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Builders eye starting homes at River Islands
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Looking for signs of a thaw in the new housing market that has gone into a deep freeze as the median price of a Manteca home plunged 57 percent in four years?

There’s the carpenter concerto – hammering and power sawing – that is piercing the morning fog in such Manteca neighborhoods as Tesoro, Deer Park, and Union Ranch with 42 new homes starting in January.

That, however, is building taking place on some of Manteca’s 957 finished ready-to-build lots that represents an investment in infrastructure and land that was made four or more years ago.

So what about developers ready to make the big plunge that would require putting millions up front? That would be a sure sign the new housing market freeze is starting to melt.

One such sign can be found at the biggest – and arguably the most financially secure – housing project in the Northern San Joaquin Valley known as River Islands at Lathrop.

Three builders are already making serious inquiries with Cambay Group regarding developing part of the some 2,500 lots at River Islands that – with the investment of internal infrastructure  – are just six months away from being ready to build.

Project Manager Susan Dell’Osso noted it has been a significant time since any inquiries had been made from builders let alone the type that the three current prospects represent what are “higher quality” developers. The three inquiries were made within the past month.

River Islands – a master planned community of 11,800 homes – is the ultimate vote of faith in the Northern San Joaquin Valley housing market.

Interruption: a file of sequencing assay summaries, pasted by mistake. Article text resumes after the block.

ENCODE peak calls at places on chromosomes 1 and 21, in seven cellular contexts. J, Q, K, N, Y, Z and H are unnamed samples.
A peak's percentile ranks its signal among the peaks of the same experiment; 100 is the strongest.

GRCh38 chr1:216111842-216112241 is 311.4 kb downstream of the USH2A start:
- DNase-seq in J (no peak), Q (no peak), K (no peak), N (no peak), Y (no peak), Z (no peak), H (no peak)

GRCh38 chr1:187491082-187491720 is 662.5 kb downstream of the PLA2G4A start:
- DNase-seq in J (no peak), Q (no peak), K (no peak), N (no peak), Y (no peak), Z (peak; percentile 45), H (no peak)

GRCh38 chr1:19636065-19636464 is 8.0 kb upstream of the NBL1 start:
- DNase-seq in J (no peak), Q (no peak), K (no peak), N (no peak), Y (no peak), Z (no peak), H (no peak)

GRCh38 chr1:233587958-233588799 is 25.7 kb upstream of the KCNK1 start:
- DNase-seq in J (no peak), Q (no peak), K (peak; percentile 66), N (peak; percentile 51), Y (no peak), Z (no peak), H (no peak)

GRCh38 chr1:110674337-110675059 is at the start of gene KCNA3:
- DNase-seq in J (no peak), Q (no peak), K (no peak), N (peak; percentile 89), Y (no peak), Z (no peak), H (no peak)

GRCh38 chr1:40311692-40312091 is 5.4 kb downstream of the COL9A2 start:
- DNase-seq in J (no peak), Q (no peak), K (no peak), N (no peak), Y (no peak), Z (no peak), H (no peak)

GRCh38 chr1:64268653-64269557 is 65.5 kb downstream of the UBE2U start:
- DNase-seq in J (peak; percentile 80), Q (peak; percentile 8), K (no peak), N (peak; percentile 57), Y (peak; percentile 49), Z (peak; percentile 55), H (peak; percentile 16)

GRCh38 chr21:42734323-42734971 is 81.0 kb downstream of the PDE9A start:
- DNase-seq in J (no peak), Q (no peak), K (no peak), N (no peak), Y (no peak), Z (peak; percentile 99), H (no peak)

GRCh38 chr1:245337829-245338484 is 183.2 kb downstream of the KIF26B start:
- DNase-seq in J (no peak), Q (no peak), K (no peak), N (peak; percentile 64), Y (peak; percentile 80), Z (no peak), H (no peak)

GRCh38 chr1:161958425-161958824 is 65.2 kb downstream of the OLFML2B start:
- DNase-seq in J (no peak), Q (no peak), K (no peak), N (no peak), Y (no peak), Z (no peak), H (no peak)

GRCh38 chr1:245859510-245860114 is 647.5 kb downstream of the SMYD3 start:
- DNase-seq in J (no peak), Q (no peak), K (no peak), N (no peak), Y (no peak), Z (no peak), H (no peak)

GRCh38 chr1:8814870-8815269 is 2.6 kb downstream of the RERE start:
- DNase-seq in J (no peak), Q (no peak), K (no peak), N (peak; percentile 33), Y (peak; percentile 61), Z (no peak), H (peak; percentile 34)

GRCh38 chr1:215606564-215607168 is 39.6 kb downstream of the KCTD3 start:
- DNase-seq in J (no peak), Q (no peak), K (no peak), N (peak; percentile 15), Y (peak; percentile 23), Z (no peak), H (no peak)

Cambay Group based in Great Britain is treating it as a long-term investment just as they did the similar-sized Dougherty Valley in Contra Costa County that took over 17 years to develop. The firm has sunk in excess of $150 million so far into the project for everything ranging from the creation of 300-foot wide levees, interior lakes, and sewer capacity to secure water for the entire development and even going as far as to secure lower electricity than PG&E through the Lathrop Irrigation District.

“Having secured water is probably even more critical in California than flood protection,” Dell’Osso said in reference to the never ending battle in California over water.

Right now the most positive sign for Dell’Osso are builders looking for new neighborhoods to build.

“There isn’t a lot of land (with entitlements ready to develop) out there,” Dell’Osso said. “Many let their investments go for 10 cents on the dollar and those lots have been built on already.”

Manteca has 3,252 entitled lots in addition to the 957 finished lots.

Given the close proximity of River Islands to Manteca – it is within four miles via the Highway 120 Bypass – it will have a major impact on home development in Manteca once the first home is built. That could happen as soon as early 2011.

The Cambay strategy has always been not to flood the market which in turn would reduce the value of their lots yet to be built on. Instead, they plan a measured response to market demand.

Altogether there are 4,300 lots so far protected by the levees now in place of which 2,500 lots are just six months away at any given time from having homes built.